Above their heads, the umber wolf ripped the last few feathers off its victim and disappeared in a puff of black smoke. Algernon, Bruce and Peggy watched the goons help their companion back to his feet. They looked around the crowd menacingly before starting the walk back down the branch to the lower reaches of the market. In the crowd picking up the last coins, Algernon pocketed what he had and turned to watch the goons leave. Recognised him through the thining crowd Peggy joined him. Soon Bruce made three, following Peggy’s lead.
“Well, come on, we have to go find Tobias,” Bruce said and started for the edge of the branch.
“You go on, I’ve got something I want to follow up on,” Algernon said, not taking his eyes off the disappearing goons. Without another word, he moved off through the crowd in pursuit and was soon lost to them.
Peggy tapped Bruce on the shoulder, creating a link.
He’ll be right. Let’s find Rain. She thought and leapt off the branch into the clear air. Bruce silently followed.
It wasn’t hard to find Tobias in the end. As soon as they landed on the lower level, Bruce started asking the local stallholders, “You see a wannabe peacock in a yellow suit?” Spreading out they covered more territory. Peggy found him first and directed Bruce via their link to the pub where Tobias and Paco were talking over their drinks. As soon as Tobias spotted his companions, he introduced Paco formally and ordered drinks for the table.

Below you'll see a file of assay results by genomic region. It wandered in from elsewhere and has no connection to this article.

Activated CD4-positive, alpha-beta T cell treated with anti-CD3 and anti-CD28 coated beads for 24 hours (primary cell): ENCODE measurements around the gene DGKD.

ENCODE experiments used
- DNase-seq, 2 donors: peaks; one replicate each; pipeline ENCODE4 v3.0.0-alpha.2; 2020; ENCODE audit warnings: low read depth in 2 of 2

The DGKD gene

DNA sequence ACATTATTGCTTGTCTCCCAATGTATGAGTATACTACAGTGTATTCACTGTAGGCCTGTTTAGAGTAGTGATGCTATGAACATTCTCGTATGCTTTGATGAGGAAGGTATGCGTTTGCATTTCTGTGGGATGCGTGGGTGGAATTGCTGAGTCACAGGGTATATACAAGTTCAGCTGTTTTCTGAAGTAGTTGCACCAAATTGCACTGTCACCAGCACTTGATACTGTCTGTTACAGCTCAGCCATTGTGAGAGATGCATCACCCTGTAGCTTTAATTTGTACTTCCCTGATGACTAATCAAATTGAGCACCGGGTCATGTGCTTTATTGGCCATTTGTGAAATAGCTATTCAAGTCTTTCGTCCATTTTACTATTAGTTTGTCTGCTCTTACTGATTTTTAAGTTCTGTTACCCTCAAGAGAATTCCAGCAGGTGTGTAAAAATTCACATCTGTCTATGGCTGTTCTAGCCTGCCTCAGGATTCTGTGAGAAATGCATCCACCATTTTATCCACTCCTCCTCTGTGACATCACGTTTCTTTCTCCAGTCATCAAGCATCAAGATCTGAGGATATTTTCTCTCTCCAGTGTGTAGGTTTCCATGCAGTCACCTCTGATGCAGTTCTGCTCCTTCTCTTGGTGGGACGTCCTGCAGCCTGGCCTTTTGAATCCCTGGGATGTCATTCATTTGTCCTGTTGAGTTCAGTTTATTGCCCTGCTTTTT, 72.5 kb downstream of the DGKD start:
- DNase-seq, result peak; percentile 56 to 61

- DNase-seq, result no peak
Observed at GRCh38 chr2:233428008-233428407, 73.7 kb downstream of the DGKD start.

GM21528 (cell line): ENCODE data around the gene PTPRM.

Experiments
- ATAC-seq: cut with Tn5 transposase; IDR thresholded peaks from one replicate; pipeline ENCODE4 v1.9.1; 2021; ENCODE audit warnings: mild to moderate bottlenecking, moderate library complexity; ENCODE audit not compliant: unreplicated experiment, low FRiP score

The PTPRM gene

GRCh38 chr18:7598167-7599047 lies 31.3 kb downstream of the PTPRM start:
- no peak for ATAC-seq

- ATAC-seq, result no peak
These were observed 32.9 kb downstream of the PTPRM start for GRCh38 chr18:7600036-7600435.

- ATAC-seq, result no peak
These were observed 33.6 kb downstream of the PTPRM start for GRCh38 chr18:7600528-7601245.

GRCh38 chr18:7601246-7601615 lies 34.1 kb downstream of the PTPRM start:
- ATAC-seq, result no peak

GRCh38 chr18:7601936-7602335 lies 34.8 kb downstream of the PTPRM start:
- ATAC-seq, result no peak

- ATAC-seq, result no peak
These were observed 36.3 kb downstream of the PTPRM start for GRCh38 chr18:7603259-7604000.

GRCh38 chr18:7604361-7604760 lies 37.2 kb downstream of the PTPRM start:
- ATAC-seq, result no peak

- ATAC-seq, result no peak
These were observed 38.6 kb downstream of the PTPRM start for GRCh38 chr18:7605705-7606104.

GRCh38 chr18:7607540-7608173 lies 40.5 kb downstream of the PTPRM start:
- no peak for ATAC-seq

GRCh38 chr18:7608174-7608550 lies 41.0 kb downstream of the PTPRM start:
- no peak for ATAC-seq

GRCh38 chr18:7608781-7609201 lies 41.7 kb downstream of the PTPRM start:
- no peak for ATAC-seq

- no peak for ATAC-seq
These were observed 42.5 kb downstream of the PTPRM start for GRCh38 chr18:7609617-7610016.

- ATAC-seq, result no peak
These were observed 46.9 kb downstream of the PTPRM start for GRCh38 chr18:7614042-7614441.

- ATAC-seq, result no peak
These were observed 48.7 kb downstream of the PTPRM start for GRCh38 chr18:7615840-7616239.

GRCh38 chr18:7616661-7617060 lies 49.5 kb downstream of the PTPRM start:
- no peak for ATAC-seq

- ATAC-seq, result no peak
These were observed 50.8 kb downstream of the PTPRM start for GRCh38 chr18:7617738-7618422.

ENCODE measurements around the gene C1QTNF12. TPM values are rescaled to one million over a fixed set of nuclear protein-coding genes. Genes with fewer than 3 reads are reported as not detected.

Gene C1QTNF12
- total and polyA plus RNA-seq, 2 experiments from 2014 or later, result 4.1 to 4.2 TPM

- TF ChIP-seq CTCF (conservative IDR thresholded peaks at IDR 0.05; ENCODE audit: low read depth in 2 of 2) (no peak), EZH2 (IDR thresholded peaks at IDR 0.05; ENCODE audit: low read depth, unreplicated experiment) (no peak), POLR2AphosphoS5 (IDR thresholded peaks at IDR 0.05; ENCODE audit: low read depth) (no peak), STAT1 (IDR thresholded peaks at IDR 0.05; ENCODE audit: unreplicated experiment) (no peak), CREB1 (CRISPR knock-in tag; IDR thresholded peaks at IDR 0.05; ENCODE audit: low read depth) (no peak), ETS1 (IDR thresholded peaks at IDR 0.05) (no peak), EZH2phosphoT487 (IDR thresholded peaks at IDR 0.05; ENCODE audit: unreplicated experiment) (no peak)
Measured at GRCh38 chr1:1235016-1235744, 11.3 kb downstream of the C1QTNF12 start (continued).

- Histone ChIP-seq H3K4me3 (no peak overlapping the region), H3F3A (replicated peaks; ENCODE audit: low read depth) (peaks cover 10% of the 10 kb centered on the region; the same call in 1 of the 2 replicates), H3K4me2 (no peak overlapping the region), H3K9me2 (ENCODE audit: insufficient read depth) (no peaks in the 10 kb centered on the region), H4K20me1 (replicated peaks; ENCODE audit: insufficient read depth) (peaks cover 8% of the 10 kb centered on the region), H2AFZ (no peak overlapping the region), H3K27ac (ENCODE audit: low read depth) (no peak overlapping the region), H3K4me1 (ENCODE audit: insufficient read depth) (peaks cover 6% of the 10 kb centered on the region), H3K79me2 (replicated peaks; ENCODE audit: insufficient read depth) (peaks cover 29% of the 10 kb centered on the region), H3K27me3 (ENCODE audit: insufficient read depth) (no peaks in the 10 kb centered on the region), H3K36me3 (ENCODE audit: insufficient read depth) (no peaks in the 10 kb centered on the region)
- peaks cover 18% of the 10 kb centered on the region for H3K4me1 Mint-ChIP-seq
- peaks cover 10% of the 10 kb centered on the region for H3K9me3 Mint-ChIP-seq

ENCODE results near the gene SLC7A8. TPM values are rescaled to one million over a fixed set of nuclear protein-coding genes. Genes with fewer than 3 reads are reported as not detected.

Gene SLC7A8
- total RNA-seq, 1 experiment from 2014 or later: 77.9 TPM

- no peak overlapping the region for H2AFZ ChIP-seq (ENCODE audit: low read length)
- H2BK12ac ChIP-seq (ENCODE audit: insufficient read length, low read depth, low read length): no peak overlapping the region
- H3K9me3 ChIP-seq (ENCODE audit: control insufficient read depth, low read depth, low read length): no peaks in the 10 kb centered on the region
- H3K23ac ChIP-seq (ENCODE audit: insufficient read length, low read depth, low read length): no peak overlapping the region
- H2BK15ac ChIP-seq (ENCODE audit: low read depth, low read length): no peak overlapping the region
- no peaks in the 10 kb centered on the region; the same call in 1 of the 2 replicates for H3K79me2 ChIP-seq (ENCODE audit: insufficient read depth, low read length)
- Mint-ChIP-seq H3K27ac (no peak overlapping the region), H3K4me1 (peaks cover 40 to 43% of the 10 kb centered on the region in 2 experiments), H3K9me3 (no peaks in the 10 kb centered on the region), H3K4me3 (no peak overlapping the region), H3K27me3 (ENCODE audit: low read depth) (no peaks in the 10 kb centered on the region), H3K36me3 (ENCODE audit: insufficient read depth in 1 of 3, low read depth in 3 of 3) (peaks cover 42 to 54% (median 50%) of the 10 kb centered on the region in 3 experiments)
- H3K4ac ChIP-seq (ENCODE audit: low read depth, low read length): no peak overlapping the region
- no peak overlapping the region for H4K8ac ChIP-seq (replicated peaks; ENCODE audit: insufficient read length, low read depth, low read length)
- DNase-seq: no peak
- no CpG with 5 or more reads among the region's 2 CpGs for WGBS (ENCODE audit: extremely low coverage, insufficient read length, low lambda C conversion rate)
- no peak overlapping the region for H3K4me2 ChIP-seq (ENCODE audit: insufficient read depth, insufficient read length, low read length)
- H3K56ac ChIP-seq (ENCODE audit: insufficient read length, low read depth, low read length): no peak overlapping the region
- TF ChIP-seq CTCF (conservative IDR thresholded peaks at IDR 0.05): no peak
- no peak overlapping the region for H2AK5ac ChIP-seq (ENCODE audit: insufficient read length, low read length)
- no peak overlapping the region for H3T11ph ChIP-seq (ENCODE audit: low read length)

“I was terrified, Paco. We must do something about this! I won’t rest easy knowing you’ll be facing those goons again sometime soon,” Tobias cajoled Paco, one time leaning on their new friendship, another moment making the most of his still shaken state. As Tobias kept pushing the subject of why the Drood’s would be after him, he could see the Ideal at work and Paco seemed to accept his desire to help.
“I did help Dona Ilsa store a shipment of blue powdery stuff for a discount on protection this month,” Paco confessed after a few drinks.
“This month, as recent as that?” Tobias looked at the other two, who had already made the connection. Don Ilsa was still trading in Spiral Dust, “Well, that must be it. Please, let me talk to her. Let me sort this out. You shouldn’t be a target for any of her schemes.”